• Dremel tool / drill, to mount everything in the box

Wiring

Wiring is pretty easy – you can see most of it in the picture.  Use at least 14ga on the 120volt stuff.  The DC is low current, but I still used 16gauge because that’s what I had around.  Thermocouple wiring comes with the thermocouples, I just changed the connectors.  Specific wiring info:

  • For 120v – the hot side of the input module goes through the switch and feeds a barrier strip.  One barrier strip output goes to the output side of the SSR, the other output goes to the PID controller on pin #1. SSR Output goes to the output module hot.
  • The neutral side of the input module feeds a barrier strip.  One barrier strip output goes to the neutral of the output module, the other goes to the PID controller on pin #2.
  • The ground wire goes directly from the input module ground, to the output module ground.
  • The thermocouple panel has one plug that is larger – I used that for the red. Connect that to pin #8 on the PID. Connect the two blues to pins #9 and #10
  • Connect Pin #6 of the PID to the + Input of the SSR
  • Connect Pin #7 of the PID to the – Input of the SSR

PID Controller, wired up in the project box

Component Mounting

Mounting components was simple.  The input module, output module, PID controller, and thermocouple plug all require some dremel work to make mounting holes, then they snap into place. I used some hot glue for added security. My input is on the right in the picture above, the output and thermocouple  is on the left.

The heatsink mounts to the project box with screws, those are the 2 screws that you see on the first picture of this post that show through the front.  I did not want to use glue for this part, as this part gets hot, I don’t need it coming loose inside.

When mounting the Thermocouple in your smoker, you want it as close to the cooking surface as possible, and also nearest to any potential hotspot.  Remember, with smoking, high temperature is bad and will ruin food, low temperature only extends cooking times. On my Chargriller Smokin’ Pro, this meant the thermocouple was mounted about an inch off of the cooking surface, on the right side of the cooking area, nearest to the side fire box.  My smoker can vary temperatures up to 15 degrees from side to side.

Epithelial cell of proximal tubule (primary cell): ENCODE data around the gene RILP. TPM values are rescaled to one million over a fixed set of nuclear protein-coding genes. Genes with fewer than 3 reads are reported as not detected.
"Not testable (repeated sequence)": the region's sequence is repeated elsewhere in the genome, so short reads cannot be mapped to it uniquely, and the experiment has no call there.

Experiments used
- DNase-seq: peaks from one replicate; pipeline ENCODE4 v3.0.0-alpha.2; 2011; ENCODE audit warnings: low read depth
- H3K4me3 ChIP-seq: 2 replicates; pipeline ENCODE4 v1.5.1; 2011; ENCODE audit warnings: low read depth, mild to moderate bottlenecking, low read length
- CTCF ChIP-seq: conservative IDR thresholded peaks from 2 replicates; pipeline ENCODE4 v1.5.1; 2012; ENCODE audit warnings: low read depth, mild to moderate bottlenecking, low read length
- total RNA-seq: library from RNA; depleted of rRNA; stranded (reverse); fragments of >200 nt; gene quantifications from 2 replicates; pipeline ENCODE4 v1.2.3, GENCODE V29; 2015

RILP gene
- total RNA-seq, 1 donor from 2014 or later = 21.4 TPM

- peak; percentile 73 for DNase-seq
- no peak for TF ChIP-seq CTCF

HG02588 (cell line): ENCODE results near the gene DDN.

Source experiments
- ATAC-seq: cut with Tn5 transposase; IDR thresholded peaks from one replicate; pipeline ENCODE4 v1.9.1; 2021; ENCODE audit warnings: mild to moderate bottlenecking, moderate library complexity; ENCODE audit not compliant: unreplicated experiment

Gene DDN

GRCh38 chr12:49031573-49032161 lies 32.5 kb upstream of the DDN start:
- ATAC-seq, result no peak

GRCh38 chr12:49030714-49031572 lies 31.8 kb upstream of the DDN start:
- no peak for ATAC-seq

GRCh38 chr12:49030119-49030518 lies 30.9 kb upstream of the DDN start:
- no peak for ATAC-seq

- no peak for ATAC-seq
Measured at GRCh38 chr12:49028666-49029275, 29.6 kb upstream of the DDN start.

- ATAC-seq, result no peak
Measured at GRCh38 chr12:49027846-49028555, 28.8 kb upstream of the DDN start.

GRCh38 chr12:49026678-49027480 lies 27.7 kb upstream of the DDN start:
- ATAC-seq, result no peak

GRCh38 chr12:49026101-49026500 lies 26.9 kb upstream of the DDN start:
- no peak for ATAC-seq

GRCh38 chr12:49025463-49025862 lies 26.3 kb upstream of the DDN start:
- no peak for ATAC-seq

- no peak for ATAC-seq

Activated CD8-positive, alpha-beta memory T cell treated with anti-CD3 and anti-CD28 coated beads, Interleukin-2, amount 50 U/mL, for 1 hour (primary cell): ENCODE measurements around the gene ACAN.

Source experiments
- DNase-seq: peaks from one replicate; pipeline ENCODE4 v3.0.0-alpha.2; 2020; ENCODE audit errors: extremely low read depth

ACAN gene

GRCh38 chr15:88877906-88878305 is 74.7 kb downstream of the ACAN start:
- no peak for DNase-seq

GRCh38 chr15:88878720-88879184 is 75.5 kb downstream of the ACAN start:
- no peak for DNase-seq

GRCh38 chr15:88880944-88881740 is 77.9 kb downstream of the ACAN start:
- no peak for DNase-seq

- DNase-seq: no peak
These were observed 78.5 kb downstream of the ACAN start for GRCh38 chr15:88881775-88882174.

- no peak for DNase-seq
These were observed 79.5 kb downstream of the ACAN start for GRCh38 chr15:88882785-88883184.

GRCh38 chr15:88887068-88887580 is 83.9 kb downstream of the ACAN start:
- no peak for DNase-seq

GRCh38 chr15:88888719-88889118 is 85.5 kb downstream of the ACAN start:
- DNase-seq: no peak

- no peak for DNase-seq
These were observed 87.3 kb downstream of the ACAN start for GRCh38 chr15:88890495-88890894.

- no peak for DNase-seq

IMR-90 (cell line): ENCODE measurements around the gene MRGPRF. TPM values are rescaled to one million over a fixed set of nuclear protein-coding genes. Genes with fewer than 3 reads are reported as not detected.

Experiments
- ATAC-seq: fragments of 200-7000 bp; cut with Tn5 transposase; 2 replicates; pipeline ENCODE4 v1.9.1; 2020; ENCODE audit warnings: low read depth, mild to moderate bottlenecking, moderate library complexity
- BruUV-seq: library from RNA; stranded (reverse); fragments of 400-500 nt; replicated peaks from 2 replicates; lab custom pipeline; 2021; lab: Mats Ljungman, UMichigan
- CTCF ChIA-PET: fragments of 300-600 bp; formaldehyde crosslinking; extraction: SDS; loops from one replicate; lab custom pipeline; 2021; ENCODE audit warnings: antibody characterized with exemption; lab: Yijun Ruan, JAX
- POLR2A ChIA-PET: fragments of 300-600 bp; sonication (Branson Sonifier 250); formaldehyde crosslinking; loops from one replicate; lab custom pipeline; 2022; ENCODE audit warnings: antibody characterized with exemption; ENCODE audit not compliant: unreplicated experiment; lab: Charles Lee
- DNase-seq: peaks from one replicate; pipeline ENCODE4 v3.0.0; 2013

That’s about it as far as construction goes!  You will want to familiarize yourself with the PID controller manual  and set all of the configuration parameters properly on the first use.  My settings are:

  • IntY =  PT 10 0   (Pt100 thermocouple, this setting will show temp in .1 increments)
  • OutY = 2 (PID controls SSR )
  • rd = 0 (heating control)
  • CorF = 1 (Fahrenheit)
The  PID settings are set through the AutoLearn function of the JLD612.

Blower fan, mounted on the side firebox of a Chargriller Smokin’ Pro

As for usage of the device, it’s too easy.  For me, every time I fire up the BBQ or Sous Vide, I put in my set temperature, and kick off the autolearn function of the JLD612, and walk away.  It will figure out how to control the temperature on its own. Four Sous Vide and any type of electric heating element, the accuracy is surprising – it will hold temperature to within .1 degree F with no trouble at all.  For something like a smoker that has varying amounts of fuel, it does a great job from temperatures becoming too cold when you are low on fuel, but be very careful about adding too much wood or charcoal.  I am very familiar with my smoker and know how much it needs, but you can easily overdo it and have a fire much hotter than you desire.  Remember, this device (as-is built in this post) can only add heat, it cannot remove it.  If you want to get fancy with alarm outputs, you could definitely use this controller to trigger some sort of contraption to clear heat out of a smoker if need be.